Sometimes her hands are mine, inhabiting my tendons to move my flesh with tenderness. I marvel as they manipulate my skin, gliding with such unbeknownst elegance. I never yet possessed such delicacy, such intimate efficacy. Her voice in my mind, such divine intervention, rendered in exquisitely fine detail, beckons and cajoles, rolls and ravishes my whole body. This bloody sack of hopes has sat, doped and somnolent, so long that corpuscles had withered to deprive my spirit of its life. Now, sometimes, her hands are mine, they sense things I could never find, and touch with blind, unexpurgated fervour.
I fell down and broke my skin then sat there staring at the wound. ‘What is it,’ Arris asked. I told her it was circumstance, clumsiness, a lack of care on my behalf. ‘Can we fix it?’ I watched the blood seeping and said, I doubt it. ‘This is the dumbest thing I’ve seen you do,’ she said. Not getting hurt but passively accepting it. ‘You are strong and resilient. I am smart, we can fix this.’ I lay my hand over the wound so she couldn’t see it, and smile, winsome. Some things just need time to heal.
A doctor told me it was low grade Tourette’s, the internet diagnosis is autonomous sensory meridian response, a memeable quality with millions of streamable views. For me, it’s a course of soft lighting extending from skull’s base to skin’s pinnacle, every cell it touches rippling and vibrating in queue with tsunamic pace. It’s some kind of sight to see, I’m told, but I wouldn’t know, my eyes always close, my mind suddenly severed from all its endeavours. They call it disorder in some circles, but I’ll happily be broken if that’s what it means, let the electricity have me.
It’s hard not to watch her, the water beading at her skin like sea pearls sloughed by the ocean onto a beach made of glass. You’re beautiful, I say, ignoring the shower spray hitting my face. She spits a mouthful of it in the air like a childish cherubic fountain and smiles under the downpour. ‘I’m so wet,’ she says, laughing harder than the liquid’s porcelain patter. I mean, I say, your skin looks like freshly turned ochre spread by coarse, artists fingers. ‘Shush,’ she says, get my back. I put my hands upon her gladly and drink deep.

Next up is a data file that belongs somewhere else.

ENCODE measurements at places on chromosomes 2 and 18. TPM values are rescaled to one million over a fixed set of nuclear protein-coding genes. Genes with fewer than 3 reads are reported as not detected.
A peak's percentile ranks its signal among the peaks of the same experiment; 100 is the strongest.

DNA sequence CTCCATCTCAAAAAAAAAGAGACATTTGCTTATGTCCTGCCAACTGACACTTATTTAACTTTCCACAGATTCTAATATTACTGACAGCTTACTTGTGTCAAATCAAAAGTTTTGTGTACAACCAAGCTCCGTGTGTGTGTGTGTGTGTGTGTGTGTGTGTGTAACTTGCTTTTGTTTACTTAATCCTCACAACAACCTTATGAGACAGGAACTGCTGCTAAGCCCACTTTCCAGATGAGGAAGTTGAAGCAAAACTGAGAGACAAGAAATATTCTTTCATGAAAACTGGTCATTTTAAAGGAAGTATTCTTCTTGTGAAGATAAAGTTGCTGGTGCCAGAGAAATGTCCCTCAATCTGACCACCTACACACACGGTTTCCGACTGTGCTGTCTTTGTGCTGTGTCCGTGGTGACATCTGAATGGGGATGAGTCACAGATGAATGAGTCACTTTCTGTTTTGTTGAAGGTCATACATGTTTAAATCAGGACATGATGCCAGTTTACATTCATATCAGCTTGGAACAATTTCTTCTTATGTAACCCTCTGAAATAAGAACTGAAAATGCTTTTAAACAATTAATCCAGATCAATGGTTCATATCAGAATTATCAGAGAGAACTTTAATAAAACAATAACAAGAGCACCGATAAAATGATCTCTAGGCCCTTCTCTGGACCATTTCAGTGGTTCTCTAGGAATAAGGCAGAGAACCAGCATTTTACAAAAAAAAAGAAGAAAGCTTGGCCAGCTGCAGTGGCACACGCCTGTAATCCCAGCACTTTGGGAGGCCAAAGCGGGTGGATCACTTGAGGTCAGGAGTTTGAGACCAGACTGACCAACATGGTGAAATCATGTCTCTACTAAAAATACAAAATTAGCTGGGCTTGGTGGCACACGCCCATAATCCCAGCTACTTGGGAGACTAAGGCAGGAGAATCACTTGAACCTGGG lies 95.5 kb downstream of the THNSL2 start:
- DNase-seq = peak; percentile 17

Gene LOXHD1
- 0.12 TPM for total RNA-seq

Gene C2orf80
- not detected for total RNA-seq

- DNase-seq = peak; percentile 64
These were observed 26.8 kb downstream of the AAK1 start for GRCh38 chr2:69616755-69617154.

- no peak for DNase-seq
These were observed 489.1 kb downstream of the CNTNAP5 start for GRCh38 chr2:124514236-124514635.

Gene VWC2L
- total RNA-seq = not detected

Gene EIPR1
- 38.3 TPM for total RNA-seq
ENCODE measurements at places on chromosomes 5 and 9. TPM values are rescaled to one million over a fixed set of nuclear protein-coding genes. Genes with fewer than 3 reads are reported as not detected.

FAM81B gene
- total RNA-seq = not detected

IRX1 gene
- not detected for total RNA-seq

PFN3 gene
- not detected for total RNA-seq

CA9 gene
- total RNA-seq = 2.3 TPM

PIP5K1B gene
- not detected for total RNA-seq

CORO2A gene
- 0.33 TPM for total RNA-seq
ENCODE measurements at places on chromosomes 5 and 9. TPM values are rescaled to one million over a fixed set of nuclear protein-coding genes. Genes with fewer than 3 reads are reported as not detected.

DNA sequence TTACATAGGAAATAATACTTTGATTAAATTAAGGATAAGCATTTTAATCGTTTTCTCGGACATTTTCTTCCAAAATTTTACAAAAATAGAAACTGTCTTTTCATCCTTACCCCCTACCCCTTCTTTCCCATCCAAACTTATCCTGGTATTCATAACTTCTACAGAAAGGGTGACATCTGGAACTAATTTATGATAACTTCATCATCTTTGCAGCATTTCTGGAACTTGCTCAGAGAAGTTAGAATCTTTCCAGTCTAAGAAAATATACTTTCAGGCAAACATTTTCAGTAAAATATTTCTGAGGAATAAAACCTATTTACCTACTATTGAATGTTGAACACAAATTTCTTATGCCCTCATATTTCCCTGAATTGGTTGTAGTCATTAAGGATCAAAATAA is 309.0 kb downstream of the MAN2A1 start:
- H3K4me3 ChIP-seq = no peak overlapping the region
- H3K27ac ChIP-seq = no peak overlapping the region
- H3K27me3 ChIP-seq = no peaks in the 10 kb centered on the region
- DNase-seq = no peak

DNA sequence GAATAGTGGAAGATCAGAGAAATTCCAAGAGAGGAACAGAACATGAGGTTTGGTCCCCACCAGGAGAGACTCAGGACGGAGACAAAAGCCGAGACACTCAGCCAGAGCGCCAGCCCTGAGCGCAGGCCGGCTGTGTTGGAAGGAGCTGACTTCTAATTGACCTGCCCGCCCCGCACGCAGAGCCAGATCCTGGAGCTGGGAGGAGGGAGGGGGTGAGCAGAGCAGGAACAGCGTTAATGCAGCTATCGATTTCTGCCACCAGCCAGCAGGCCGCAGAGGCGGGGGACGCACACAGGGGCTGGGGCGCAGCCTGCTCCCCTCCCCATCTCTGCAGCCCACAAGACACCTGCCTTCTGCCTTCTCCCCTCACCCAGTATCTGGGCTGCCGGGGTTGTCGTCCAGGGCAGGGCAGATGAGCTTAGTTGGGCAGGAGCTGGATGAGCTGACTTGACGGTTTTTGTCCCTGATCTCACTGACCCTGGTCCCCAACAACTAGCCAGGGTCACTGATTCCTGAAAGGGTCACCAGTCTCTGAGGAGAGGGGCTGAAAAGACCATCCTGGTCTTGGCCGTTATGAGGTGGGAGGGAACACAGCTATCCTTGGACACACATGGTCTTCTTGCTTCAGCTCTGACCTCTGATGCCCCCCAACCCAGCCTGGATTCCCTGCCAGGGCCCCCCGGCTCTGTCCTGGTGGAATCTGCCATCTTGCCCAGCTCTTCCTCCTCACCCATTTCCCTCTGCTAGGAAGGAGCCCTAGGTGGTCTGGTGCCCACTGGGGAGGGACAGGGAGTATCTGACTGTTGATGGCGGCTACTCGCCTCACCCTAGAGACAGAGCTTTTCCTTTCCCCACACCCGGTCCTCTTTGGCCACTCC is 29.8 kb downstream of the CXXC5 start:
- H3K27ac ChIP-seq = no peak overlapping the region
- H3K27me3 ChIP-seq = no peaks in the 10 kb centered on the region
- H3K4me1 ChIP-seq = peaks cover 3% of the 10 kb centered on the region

I walk out on Kirsten’s diatribe and Sarah’s endlessly bobbing head. People make me feel uneasy, my skin begins to reject the host, layers of muck and membrane and philosophy splayed apart and rewrapped about my being, slipping like loose silk upon a maypole, little by enough, tiny contrasts exposing themselves as invisible sores upon my body, itching at me in an impenetrable way. My legs shake, unsure and belligerent, taking their ragged cues from my lungs. My mind, only sluggishly, makes demands of my nerves, sputtering and cowed beneath the stratum, woven throughout the functions of the flesh.
I can feel my skin wearing me, even after all this time it feels borrowed, like an Amazon meat sheath delivered to the wrong door and not returned out of necessity. It doesn’t even look like mine, but I’ve been hauling it around so long it’s gotten hold of familiarity and keeps wringing the thing every time somebody sees us. I can’t peel it off or pry me out of it, even if I could how could I choose a replacement, I don’t know what I should look like. I resign myself to it and all its incumbent tortures.